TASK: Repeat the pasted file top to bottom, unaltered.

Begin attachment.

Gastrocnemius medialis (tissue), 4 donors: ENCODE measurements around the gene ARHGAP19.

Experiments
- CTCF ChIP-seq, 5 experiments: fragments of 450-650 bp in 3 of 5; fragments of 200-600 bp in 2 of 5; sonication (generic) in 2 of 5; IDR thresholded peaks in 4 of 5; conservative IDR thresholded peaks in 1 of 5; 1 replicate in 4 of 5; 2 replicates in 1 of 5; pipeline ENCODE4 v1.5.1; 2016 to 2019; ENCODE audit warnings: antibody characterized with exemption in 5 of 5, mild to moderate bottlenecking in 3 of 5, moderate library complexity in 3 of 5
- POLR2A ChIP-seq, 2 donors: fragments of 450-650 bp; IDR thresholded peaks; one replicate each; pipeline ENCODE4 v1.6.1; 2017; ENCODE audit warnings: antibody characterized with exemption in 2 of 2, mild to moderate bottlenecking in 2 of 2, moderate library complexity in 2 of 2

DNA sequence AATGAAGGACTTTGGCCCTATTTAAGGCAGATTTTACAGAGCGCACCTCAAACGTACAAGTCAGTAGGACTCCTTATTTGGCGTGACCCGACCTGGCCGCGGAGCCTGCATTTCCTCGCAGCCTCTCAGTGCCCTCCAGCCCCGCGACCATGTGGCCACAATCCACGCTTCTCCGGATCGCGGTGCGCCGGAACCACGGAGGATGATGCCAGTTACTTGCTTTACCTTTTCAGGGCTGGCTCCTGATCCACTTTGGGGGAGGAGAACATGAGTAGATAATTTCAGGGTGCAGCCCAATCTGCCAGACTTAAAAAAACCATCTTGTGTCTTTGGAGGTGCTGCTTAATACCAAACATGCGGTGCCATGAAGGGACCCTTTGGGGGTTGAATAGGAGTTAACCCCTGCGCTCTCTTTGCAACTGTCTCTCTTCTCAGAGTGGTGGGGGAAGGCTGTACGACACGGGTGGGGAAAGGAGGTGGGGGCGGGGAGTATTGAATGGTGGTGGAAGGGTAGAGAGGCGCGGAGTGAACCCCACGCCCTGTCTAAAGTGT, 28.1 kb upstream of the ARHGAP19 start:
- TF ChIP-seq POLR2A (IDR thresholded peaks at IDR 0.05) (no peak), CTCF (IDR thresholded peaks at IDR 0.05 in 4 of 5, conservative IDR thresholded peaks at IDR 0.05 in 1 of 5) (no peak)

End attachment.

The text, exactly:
Gastrocnemius medialis (tissue), 4 donors: ENCODE measurements around the gene ARHGAP19.

Experiments
- CTCF ChIP-seq, 5 experiments: fragments of 450-650 bp in 3 of 5; fragments of 200-600 bp in 2 of 5; sonication (generic) in 2 of 5; IDR thresholded peaks in 4 of 5; conservative IDR thresholded peaks in 1 of 5; 1 replicate in 4 of 5; 2 replicates in 1 of 5; pipeline ENCODE4 v1.5.1; 2016 to 2019; ENCODE audit warnings: antibody characterized with exemption in 5 of 5, mild to moderate bottlenecking in 3 of 5, moderate library complexity in 3 of 5
- POLR2A ChIP-seq, 2 donors: fragments of 450-650 bp; IDR thresholded peaks; one replicate each; pipeline ENCODE4 v1.6.1; 2017; ENCODE audit warnings: antibody characterized with exemption in 2 of 2, mild to moderate bottlenecking in 2 of 2, moderate library complexity in 2 of 2

DNA sequence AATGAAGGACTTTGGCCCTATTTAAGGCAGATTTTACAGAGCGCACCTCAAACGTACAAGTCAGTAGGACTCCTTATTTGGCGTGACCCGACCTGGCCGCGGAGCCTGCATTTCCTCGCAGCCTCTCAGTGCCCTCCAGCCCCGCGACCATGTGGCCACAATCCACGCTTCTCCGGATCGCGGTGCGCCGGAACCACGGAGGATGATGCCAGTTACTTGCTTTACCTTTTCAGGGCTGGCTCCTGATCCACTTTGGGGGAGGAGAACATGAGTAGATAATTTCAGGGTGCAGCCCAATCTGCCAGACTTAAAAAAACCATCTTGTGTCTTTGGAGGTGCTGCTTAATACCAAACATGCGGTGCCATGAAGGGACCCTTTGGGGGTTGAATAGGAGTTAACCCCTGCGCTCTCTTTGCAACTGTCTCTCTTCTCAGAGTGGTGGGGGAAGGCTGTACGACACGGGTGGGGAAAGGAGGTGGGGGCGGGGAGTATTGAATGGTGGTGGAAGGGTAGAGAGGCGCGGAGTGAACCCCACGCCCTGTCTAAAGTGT, 28.1 kb upstream of the ARHGAP19 start:
- TF ChIP-seq POLR2A (IDR thresholded peaks at IDR 0.05) (no peak), CTCF (IDR thresholded peaks at IDR 0.05 in 4 of 5, conservative IDR thresholded peaks at IDR 0.05 in 1 of 5) (no peak)